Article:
The control of flavonoid biosynthesis pathway is largely at the level of transcription of regulators and of the corresponding biosynthetic genes. Three types of transcription factor, i.e. R2R3 MYB, bHLH and WD40, have been reported for the regulation of anthocyanin biosynthesis at the transcript level (Xie et al. 2016). Lc was the first characterized myc bHLH transcription factor, which was involved in the regulation of anthocyanin biosynthesis. Lc controlled the chalcone synthase gene (CHS) and dihydroflavonol 4-reductase gene (DFR) in maize (Ludwig et al. 1989), and it also regulated the flavonoid pathway in both monocots and dicots. There have been an increasing number of reports on genetic engineering of anthocyanin biosynthesis pathway for floricultural and agricultural purposes.
Heterologous expression of Lc enhanced anthocyanin biosynthesis in tobacco, Petunia and Caladium bicolour at both vegetative stage and floral stage (Lloyd et al. 1992; Bradley et al. 1998; Bovy et al. 2002; Li et al. 2005; Albert et al. 2009). Moreover, expression of Lc in rice (Oryza sativa L.) resulted in red spikelet and caused sterility (Song et al. 2013). Recently, ectopic expression of Lc in cotton (Gossypium hirsutum L.) promoted its anthocyanin biosynthesis in cotton fiber and increased its tolerance to bollworm, while expression of Lc in sweet potato (Ipomoea batatas L.) enhanced anthocyanin and lignin biosynthesis (Fan et al. 2016; Wang et al. 2016). The effects of Lc in different plants might depend on the specificity of plant species and their growth conditions.
Tobacco is a commonly used heterologous system to investigate the gene functions in plants (Pattanaik et al. 2010). Lc was found to be coordinated with some transcription factors such as R2R3 MYB transcription factor to regulate anthocyanin biosynthesis (Franken et al. 1994). In tobacco, two types of transcription factors, bHLH transcription factor (NtAN1a, NtAN1b) and R2R3 MYB (NtAN2) were characterized and expressed predominantly in flowers and in juvenile leaves under low-temperature stress (Bai et al. 2011; Pattanaik et al. 2010; Huang et al. 2012). Though the change of flower colour of Lc-transgenic tobacco has been reported (Lloyd et al. 1992; Yang et al. 2007), the molecular mechanism underlying the enhanced pigmentation in different floral parts of Lc-transgenic tobacco plants remains unclear. Here we investigated the different impacts of heterologous expression of Lc upon anthocyanin biosynthesis in the calyxes, petals, filaments, stamens and pistils of tobacco flowers and identified the specific anthocyanidin responsible for intense pigmentation in Lc-transgenic tobacco plants.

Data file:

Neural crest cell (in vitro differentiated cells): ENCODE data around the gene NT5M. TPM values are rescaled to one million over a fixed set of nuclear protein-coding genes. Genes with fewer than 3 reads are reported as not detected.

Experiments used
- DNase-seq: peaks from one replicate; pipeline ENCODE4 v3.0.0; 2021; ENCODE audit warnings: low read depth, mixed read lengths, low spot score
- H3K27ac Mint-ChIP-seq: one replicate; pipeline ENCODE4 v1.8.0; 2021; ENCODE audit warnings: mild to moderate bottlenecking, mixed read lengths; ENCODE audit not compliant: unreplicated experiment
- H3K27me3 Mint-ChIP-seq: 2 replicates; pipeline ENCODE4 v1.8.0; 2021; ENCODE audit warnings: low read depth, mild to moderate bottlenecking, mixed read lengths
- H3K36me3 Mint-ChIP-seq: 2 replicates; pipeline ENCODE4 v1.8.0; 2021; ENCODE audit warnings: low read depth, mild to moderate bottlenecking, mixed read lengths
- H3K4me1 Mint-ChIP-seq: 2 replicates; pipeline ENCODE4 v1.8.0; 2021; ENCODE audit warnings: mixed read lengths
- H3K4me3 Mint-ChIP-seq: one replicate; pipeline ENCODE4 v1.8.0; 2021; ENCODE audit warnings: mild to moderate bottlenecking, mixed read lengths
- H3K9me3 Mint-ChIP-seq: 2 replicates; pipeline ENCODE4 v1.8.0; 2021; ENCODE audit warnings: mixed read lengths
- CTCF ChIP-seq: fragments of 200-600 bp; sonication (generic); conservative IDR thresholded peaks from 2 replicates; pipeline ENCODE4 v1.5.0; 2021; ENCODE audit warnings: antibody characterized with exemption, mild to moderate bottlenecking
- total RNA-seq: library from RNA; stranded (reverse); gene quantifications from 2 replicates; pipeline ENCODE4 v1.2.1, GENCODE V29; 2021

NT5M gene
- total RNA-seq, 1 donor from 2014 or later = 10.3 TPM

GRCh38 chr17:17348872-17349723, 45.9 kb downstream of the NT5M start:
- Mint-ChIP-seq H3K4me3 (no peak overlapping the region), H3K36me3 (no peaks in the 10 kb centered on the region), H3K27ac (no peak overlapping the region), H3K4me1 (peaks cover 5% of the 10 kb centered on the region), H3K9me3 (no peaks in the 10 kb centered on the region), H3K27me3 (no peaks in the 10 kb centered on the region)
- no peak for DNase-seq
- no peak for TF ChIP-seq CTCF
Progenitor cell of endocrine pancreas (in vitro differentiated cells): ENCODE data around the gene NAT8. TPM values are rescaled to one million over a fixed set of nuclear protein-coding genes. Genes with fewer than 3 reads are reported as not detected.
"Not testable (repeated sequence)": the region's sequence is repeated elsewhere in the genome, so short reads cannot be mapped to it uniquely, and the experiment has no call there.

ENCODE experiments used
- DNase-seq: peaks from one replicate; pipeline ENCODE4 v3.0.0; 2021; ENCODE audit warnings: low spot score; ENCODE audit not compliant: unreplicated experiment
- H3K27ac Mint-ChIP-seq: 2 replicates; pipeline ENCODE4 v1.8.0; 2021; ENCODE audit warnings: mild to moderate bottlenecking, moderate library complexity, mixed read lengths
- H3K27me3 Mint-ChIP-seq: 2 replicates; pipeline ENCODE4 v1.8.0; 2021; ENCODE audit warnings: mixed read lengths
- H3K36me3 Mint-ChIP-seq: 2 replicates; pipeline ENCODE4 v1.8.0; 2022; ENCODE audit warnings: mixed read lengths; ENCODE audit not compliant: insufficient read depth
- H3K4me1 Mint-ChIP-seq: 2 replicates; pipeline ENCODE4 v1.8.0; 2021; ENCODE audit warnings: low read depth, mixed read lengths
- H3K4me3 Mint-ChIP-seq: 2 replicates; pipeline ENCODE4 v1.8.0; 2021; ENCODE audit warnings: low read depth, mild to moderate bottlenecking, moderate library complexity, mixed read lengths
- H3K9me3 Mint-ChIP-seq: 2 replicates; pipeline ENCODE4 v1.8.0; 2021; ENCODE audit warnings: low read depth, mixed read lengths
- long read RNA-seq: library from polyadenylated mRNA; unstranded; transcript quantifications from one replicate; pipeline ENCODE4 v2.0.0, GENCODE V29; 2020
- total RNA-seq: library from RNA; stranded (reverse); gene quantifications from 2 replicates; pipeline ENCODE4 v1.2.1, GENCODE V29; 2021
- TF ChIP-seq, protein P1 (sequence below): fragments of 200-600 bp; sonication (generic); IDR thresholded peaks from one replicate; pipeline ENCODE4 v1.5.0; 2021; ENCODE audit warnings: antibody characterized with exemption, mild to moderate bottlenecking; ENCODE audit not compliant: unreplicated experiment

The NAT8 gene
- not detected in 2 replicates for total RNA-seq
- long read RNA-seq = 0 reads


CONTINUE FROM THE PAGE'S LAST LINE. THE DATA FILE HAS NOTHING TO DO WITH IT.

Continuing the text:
Plant growth conditions and treatments
The production of Lc-transgenic plant lines were described by Huang et al. (2012). Seeds of wild type tobacco SR1 (Nicotiana tobacum L.) and the T2 seeds of transgenic lines were surface-sterilized in 30 % household bleach with 0.01 % of Tween, and then washed with sterilized water for three times. The seeds were sown on the MS medium. After two true leaves emerged, the seedlings were transplanted into sand culture irrigated with Hoagland’s solution with the concentration of 20 μmol/L of Fe-Na2EDTA.
The T2 Lc-transgenic lines were cultivated in the soil pots in greenhouse and they were characterized carefully, especially for the flower organs. At the reproductive stage, the full expanded flowers prior to fertilization were collected for anthocyanin quantification and RNA gel assay (Nishihara et al. 2005). Different parts were from at least 5 intact flowers.